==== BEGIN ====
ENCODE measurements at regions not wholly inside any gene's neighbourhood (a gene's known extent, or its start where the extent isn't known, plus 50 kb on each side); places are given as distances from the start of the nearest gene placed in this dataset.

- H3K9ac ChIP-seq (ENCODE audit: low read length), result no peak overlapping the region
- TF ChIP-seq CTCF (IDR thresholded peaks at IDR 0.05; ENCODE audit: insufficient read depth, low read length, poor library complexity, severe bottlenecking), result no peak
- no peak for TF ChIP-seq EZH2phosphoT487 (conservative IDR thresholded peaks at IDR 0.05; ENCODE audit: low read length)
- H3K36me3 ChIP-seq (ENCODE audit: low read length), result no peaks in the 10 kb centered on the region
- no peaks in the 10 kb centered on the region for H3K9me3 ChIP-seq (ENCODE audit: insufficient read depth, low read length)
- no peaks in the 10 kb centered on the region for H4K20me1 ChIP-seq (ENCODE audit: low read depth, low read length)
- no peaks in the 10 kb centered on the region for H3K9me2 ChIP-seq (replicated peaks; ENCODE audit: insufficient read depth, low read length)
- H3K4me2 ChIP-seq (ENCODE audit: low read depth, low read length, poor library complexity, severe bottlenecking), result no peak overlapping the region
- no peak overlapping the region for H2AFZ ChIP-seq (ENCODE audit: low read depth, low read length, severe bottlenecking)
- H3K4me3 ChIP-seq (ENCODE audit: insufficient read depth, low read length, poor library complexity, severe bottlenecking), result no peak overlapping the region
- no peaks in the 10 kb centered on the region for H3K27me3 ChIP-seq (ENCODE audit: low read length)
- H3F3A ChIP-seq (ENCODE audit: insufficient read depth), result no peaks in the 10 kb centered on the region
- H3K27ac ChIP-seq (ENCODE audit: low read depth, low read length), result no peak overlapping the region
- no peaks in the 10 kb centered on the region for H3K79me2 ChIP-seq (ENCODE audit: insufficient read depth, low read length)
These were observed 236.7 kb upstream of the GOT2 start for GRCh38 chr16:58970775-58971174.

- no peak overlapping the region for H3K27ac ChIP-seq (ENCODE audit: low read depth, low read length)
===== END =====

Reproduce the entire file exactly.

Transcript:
ENCODE measurements at regions not wholly inside any gene's neighbourhood (a gene's known extent, or its start where the extent isn't known, plus 50 kb on each side); places are given as distances from the start of the nearest gene placed in this dataset.

- H3K9ac ChIP-seq (ENCODE audit: low read length), result no peak overlapping the region
- TF ChIP-seq CTCF (IDR thresholded peaks at IDR 0.05; ENCODE audit: insufficient read depth, low read length, poor library complexity, severe bottlenecking), result no peak
- no peak for TF ChIP-seq EZH2phosphoT487 (conservative IDR thresholded peaks at IDR 0.05; ENCODE audit: low read length)
- H3K36me3 ChIP-seq (ENCODE audit: low read length), result no peaks in the 10 kb centered on the region
- no peaks in the 10 kb centered on the region for H3K9me3 ChIP-seq (ENCODE audit: insufficient read depth, low read length)
- no peaks in the 10 kb centered on the region for H4K20me1 ChIP-seq (ENCODE audit: low read depth, low read length)
- no peaks in the 10 kb centered on the region for H3K9me2 ChIP-seq (replicated peaks; ENCODE audit: insufficient read depth, low read length)
- H3K4me2 ChIP-seq (ENCODE audit: low read depth, low read length, poor library complexity, severe bottlenecking), result no peak overlapping the region
- no peak overlapping the region for H2AFZ ChIP-seq (ENCODE audit: low read depth, low read length, severe bottlenecking)
- H3K4me3 ChIP-seq (ENCODE audit: insufficient read depth, low read length, poor library complexity, severe bottlenecking), result no peak overlapping the region
- no peaks in the 10 kb centered on the region for H3K27me3 ChIP-seq (ENCODE audit: low read length)
- H3F3A ChIP-seq (ENCODE audit: insufficient read depth), result no peaks in the 10 kb centered on the region
- H3K27ac ChIP-seq (ENCODE audit: low read depth, low read length), result no peak overlapping the region
- no peaks in the 10 kb centered on the region for H3K79me2 ChIP-seq (ENCODE audit: insufficient read depth, low read length)
These were observed 236.7 kb upstream of the GOT2 start for GRCh38 chr16:58970775-58971174.

- no peak overlapping the region for H3K27ac ChIP-seq (ENCODE audit: low read depth, low read length)